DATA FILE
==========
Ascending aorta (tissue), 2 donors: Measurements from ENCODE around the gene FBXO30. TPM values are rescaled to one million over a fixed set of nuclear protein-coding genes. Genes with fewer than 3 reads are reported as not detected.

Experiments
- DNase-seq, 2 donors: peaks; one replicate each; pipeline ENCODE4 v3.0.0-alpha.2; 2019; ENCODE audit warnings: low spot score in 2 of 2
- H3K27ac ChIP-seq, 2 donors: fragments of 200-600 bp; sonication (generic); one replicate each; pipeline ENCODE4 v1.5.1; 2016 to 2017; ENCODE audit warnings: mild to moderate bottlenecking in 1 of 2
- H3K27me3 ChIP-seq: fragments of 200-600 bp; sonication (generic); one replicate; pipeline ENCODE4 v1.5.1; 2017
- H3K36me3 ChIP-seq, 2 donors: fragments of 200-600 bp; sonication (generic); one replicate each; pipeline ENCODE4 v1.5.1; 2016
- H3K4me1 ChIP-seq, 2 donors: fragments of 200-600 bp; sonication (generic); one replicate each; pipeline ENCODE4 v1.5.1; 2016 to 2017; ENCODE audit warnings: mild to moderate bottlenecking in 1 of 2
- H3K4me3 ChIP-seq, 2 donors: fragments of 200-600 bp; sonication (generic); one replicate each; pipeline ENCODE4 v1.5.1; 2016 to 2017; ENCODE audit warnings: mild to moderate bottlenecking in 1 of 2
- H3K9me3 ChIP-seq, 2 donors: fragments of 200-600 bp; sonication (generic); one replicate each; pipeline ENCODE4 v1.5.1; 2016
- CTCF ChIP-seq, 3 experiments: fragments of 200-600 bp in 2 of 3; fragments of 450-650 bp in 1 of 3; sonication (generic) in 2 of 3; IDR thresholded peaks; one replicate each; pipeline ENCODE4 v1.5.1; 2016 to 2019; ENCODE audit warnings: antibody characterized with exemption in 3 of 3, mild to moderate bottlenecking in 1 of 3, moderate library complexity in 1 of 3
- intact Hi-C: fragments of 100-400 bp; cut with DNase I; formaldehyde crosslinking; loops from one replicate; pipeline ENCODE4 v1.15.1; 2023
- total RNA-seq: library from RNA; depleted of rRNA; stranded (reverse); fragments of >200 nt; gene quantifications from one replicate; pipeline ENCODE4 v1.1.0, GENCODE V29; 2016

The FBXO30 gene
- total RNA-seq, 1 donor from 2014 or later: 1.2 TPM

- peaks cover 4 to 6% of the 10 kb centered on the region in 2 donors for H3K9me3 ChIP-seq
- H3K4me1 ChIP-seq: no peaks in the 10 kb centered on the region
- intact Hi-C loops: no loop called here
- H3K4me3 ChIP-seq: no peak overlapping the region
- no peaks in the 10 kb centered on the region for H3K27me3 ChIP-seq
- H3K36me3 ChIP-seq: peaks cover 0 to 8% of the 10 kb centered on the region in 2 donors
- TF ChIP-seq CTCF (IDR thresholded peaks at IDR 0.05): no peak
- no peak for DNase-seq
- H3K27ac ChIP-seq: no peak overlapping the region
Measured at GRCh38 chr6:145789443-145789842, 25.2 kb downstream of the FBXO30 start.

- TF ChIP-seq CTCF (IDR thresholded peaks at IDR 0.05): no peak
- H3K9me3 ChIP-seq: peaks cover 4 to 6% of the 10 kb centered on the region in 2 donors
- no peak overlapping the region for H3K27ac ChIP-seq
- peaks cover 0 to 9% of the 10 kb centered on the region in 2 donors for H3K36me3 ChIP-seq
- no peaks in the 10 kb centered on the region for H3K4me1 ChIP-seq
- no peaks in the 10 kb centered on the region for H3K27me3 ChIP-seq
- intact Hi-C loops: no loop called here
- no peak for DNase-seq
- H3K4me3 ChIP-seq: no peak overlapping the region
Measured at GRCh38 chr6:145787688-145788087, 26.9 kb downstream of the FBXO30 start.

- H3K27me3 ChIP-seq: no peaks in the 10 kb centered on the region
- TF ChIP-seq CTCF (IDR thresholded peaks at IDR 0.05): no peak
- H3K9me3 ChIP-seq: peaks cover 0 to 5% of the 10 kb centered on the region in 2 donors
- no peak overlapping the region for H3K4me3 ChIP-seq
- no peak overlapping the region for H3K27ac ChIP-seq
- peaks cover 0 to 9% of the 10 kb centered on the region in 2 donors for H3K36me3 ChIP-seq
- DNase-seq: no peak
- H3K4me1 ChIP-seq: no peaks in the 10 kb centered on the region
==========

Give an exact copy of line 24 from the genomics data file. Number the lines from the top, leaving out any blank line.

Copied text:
Measured at GRCh38 chr6:145789443-145789842, 25.2 kb downstream of the FBXO30 start.